Afraid that he cannot find the lost sense of belonging he once knew, he is also afraid, he says, of “the darkness.” The cone from which he emerges into darkness, therefore, represents the mental tunnel back to his past, a tunnel narrow at one end (distant past) and wide at the other (recent past). Outside the tunnel, in Martin’s present of self-doubt and insecurity, is bewildering darkness. The knife and body suspended over it clearly represent the torturous ordeal Martin is suffering and the requisite severance of his head and heart from his sexuality and mobility—a severance effected through living according to vows of celibacy and poverty. Although neither the butcher’s knife nor the cone appears after this scene, the knife is alluded to in relation to God in act 3, wherein Martin asserts, “In the teeth of life we seem to die, but God says no—in the teeth of death we live. If He butchers us, He makes us live.”
Instead of interior, symbolic imagery, in the remaining acts Osborne employs simply painted backdrops suggesting flatness rather than depth, caricature rather than portraiture, and “men in time rather than particular man in the unconscious.” In other words, once Martin’s unconscious matrix and related complexes have been exposed for the audience’s consideration, all he says or does afterward finds its impetus in his pre-Augustinian psychological and emotional needs. Understanding history, Osborne suggests, demands that one delve below the surface of recorded historical events.
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Germany and the Holy Roman Empire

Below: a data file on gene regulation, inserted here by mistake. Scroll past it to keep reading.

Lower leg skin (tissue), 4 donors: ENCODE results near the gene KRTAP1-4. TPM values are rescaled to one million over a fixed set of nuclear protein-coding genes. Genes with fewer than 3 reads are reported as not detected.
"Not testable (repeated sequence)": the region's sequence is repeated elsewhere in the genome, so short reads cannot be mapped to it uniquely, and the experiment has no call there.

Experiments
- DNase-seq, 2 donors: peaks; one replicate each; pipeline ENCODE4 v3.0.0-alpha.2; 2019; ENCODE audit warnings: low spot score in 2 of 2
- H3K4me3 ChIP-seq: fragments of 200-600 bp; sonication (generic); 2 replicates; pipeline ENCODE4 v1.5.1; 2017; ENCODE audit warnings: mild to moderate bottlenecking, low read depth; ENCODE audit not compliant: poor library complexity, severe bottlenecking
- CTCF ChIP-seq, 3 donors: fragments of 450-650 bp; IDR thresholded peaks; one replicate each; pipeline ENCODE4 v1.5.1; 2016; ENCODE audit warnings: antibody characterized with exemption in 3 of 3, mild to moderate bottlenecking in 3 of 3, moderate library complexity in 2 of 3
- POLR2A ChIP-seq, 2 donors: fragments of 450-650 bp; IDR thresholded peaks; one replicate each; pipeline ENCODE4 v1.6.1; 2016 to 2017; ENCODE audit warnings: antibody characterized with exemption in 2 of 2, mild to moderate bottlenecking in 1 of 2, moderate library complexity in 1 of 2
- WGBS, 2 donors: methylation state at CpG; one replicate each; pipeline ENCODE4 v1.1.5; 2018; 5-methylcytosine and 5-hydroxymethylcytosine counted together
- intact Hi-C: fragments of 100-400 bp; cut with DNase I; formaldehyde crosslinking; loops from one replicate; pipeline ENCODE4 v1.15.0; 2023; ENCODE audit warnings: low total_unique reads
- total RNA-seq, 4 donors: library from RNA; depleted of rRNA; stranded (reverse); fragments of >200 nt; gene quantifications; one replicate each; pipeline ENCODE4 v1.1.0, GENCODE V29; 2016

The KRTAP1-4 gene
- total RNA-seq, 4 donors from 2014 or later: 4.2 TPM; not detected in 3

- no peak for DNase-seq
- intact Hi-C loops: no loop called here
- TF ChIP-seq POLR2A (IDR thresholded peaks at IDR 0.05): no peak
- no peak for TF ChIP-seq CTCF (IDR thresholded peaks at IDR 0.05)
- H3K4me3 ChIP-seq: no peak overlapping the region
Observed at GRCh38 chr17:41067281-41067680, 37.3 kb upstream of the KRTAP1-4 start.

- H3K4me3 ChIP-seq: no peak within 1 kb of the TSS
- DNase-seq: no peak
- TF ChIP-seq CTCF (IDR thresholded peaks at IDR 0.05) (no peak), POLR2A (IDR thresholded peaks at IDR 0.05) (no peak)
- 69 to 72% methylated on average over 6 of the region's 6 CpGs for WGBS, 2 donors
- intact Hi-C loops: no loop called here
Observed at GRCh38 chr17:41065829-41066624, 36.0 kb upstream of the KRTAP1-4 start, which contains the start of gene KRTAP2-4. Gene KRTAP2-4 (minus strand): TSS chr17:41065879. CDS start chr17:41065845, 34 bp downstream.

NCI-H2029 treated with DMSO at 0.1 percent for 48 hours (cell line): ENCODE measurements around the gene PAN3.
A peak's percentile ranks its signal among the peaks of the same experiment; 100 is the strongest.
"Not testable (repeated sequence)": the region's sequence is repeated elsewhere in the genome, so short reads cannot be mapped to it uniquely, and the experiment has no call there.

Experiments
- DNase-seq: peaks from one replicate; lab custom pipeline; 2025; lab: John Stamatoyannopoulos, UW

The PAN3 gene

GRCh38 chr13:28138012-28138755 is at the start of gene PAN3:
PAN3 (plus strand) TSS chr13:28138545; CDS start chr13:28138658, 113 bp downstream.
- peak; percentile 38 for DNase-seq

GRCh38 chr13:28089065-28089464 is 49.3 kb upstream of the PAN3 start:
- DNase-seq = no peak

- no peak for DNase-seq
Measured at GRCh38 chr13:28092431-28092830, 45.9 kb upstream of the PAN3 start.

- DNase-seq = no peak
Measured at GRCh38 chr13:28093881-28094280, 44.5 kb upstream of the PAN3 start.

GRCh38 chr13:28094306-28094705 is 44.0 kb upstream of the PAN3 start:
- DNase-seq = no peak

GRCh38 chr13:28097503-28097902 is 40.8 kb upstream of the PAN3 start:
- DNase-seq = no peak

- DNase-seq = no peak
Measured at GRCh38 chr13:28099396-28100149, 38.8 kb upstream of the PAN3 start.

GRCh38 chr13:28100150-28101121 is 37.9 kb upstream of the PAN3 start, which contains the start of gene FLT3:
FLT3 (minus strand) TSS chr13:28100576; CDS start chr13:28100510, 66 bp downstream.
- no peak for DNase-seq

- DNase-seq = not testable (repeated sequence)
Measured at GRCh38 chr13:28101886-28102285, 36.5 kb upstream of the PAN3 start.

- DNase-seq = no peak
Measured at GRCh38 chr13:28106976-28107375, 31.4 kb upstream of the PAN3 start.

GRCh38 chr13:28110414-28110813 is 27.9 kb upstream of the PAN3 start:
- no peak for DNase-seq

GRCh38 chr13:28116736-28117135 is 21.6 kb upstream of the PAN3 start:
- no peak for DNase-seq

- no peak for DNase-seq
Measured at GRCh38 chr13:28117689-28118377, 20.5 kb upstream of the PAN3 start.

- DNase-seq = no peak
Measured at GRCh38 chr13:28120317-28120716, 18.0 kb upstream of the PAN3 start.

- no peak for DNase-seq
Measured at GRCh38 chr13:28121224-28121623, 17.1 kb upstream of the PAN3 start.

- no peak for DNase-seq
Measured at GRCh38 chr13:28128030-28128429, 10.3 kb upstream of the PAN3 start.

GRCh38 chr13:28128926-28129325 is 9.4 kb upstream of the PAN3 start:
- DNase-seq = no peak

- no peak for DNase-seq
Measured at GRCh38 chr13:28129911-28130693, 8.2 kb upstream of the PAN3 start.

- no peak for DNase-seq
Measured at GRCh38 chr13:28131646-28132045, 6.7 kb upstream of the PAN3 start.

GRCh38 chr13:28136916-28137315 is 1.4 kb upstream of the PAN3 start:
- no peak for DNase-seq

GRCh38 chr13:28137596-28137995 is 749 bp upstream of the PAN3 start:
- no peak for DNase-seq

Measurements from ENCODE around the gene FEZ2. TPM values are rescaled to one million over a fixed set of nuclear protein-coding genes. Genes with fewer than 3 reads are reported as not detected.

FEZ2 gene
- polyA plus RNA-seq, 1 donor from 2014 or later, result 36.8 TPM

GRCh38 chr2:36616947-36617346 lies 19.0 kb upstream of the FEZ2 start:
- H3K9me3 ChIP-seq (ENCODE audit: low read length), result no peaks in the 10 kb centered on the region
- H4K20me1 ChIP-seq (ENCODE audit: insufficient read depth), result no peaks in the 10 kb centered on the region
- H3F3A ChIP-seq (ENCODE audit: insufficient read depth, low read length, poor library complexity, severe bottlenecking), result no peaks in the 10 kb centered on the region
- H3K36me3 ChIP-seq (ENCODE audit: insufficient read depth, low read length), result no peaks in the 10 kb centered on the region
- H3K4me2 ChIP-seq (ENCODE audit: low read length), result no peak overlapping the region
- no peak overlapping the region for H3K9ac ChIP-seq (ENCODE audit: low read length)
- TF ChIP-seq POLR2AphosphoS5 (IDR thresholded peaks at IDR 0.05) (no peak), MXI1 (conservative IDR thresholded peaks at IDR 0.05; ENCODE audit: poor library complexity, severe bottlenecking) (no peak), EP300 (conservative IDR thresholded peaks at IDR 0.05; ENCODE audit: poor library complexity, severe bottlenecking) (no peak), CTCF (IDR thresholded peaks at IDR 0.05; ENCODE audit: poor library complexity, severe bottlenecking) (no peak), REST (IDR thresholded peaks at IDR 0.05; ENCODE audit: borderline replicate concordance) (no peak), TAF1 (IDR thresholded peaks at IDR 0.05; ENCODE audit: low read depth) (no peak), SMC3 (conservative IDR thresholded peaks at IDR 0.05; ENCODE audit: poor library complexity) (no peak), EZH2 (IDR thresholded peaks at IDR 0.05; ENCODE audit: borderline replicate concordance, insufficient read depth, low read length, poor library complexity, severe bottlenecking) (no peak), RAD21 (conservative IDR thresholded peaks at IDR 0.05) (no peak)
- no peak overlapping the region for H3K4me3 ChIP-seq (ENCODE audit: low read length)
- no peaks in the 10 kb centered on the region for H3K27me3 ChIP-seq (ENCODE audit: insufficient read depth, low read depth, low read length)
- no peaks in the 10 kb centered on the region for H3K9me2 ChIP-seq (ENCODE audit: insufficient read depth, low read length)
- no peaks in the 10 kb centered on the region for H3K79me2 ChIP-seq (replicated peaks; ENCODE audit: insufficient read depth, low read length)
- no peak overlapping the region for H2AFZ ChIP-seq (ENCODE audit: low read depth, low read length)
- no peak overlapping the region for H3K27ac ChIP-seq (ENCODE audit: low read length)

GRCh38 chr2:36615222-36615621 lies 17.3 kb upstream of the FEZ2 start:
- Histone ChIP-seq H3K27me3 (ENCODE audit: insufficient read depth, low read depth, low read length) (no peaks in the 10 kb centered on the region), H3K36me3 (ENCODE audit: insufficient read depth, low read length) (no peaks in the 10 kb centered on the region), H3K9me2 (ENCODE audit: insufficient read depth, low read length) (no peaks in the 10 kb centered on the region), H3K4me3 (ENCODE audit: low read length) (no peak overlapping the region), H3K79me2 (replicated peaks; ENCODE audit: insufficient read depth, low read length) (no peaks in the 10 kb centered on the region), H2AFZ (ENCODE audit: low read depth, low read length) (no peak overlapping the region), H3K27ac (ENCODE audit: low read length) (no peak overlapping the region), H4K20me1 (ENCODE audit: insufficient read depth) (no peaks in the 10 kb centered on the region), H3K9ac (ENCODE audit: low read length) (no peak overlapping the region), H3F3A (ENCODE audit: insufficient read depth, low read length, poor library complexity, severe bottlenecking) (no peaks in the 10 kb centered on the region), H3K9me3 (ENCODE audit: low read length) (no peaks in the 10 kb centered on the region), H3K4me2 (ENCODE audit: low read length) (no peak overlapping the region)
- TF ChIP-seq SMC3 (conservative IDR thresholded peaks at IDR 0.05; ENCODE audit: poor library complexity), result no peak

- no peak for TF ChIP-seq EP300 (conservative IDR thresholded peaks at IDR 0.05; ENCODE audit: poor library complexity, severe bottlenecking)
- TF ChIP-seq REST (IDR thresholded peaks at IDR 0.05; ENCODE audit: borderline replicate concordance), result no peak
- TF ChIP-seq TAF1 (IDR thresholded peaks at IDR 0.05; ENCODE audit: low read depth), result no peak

In 962, the Holy Roman Empire was revived. Its territory included Germany and northern Italy, but ongoing disputes between the pope and the emperor prevented any strong central government from developing. Over time, the Holy Roman emperors gave up most of their power to German princes, who ruled their own territories, in exchange for military support. At the time of the Protestant Reformation, Germany, although making up the core of the Holy Roman Empire, included about three hundred independent states.
Martin Luther was born in the mining town of Eisleben in Saxony (Germany) in 1483. His parents were prosperous and able to provide Luther with a good education. Following his father’s wishes, he began to study law at the University of Erfurt, but, after a pledge made during a terrible thunderstorm, he entered the Reformed Congregation of the Eremetical Order of St. Augustine at Erfurt in 1505. He was ordained a priest in April 1507 and performed his first mass that May. A gifted scholar, Luther was chosen for advanced theological study. In 1510, Luther journeyed to Rome, where he was shocked by the levity and spiritual laxity he found among the Roman clergy. In 1512, Luther earned his doctorate in theology and became a professor at the University of Wittenberg.
Luther was increasingly plagued by anxieties about his own salvation. He turned to the Scriptures, where he found a loving God who bestowed the gift of salvation upon faithful people, even sinners; Luther came to believe that only faith in God could bring about salvation. As a result of his new convictions, in 1516, Luther began protesting the dispen sation of indulgences guaranteeing salvation. On October 31, 1517, he posted his 95 theses on the door of the Castle Church in Wittenberg. In 1520, Luther wrote three publications that further explained his ideas for church reform and advocated German control of its own religious matters; he also appealed to German princes to help bring about a reformation in Germany. In 1521 Holy Roman emperor Charles V ordered Luther to the city of Worms to appear before the Imperial Diet, a council of rulers in the empire. When Luther refused to recant his writings, he was excommunicated and banished from the empire. However, he had the support of many German princes, and his patron, Elector Frederick the Wise of Saxony, hid him in the Wartburg, a castle in southeastern Germany.